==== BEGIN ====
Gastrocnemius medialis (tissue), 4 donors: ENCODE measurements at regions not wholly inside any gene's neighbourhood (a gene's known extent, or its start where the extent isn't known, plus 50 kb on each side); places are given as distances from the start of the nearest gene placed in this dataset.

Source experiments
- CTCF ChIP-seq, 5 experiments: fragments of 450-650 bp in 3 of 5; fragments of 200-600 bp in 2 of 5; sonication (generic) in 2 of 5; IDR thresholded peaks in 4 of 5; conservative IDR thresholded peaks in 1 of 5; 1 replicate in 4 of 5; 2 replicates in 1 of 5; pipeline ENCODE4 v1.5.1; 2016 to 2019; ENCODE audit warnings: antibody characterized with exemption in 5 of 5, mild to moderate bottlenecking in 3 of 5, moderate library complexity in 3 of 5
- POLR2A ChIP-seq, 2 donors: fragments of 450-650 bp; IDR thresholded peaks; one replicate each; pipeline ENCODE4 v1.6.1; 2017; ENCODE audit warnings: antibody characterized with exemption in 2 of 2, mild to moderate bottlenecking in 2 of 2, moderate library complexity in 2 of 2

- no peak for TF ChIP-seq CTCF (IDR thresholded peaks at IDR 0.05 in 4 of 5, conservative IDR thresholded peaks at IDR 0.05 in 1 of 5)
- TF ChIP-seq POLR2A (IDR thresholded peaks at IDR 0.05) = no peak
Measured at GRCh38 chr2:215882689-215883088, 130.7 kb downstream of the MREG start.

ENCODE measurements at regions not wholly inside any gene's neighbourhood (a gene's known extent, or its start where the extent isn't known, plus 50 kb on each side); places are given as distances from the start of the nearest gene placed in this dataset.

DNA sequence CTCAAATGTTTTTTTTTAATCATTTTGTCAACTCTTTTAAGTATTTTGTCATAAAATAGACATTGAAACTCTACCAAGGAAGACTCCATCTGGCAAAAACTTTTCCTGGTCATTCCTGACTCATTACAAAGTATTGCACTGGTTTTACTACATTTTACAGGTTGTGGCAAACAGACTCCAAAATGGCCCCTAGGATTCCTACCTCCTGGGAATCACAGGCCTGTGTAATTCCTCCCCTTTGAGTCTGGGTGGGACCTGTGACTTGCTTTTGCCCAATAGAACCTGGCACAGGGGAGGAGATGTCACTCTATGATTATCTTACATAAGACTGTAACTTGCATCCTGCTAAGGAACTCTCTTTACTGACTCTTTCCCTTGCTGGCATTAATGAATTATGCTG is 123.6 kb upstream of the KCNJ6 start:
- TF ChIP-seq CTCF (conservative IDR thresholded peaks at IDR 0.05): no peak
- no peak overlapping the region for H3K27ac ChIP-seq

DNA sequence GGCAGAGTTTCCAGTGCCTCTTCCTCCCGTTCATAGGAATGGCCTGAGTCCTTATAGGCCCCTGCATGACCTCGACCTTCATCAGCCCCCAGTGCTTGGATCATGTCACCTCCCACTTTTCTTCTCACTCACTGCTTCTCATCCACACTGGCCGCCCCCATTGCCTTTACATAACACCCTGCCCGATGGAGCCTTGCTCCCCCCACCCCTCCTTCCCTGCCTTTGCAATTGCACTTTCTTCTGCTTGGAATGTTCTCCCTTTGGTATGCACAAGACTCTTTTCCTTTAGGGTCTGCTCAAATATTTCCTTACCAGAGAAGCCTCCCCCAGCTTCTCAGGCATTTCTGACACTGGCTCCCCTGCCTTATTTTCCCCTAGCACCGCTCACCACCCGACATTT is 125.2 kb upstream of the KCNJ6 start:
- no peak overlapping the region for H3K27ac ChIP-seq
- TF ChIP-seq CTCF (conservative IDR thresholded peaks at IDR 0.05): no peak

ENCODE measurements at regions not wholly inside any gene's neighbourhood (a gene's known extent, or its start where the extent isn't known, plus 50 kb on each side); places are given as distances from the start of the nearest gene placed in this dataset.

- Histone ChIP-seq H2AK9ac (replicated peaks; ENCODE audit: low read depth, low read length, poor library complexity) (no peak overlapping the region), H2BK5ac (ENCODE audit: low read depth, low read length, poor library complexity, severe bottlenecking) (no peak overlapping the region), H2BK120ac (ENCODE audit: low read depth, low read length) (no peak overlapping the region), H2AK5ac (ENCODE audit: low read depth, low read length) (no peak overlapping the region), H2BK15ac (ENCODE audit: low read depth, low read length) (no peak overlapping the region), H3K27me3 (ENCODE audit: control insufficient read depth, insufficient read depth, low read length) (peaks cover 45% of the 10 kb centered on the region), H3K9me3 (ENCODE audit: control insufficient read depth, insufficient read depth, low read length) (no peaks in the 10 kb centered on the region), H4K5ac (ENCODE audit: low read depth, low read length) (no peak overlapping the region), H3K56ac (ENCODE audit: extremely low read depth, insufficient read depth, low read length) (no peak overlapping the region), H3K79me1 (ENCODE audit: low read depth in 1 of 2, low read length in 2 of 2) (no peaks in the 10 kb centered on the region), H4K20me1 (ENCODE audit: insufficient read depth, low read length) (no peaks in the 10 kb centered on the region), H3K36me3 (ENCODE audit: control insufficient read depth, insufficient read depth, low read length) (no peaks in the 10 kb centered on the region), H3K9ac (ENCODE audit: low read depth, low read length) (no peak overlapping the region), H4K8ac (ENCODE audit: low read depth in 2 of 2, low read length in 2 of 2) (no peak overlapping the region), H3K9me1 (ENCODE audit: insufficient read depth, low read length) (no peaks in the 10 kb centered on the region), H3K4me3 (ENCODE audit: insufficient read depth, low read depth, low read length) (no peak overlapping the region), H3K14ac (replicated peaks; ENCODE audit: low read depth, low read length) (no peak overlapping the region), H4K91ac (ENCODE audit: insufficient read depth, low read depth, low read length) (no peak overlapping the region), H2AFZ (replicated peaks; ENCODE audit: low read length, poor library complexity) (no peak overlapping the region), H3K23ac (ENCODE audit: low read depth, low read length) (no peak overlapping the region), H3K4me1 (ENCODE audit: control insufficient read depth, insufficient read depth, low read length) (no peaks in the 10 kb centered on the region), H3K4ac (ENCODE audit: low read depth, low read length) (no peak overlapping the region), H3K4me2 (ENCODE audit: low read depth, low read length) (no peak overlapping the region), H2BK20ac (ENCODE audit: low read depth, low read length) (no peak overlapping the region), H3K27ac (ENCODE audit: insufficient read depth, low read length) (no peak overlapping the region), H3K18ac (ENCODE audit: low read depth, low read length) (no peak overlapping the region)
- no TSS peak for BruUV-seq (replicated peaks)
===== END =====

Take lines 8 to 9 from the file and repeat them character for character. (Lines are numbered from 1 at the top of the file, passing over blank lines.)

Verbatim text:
ENCODE measurements at regions not wholly inside any gene's neighbourhood (a gene's known extent, or its start where the extent isn't known, plus 50 kb on each side); places are given as distances from the start of the nearest gene placed in this dataset.

DNA sequence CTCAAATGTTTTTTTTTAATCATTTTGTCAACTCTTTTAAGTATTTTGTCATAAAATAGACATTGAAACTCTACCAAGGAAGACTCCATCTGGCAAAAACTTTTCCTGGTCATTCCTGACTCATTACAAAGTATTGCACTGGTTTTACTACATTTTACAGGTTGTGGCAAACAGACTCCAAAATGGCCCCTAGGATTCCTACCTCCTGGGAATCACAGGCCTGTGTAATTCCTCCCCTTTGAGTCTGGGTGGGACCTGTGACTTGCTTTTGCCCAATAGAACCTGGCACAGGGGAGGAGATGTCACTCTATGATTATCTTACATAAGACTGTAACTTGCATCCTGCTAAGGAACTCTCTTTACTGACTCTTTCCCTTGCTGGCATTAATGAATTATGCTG is 123.6 kb upstream of the KCNJ6 start: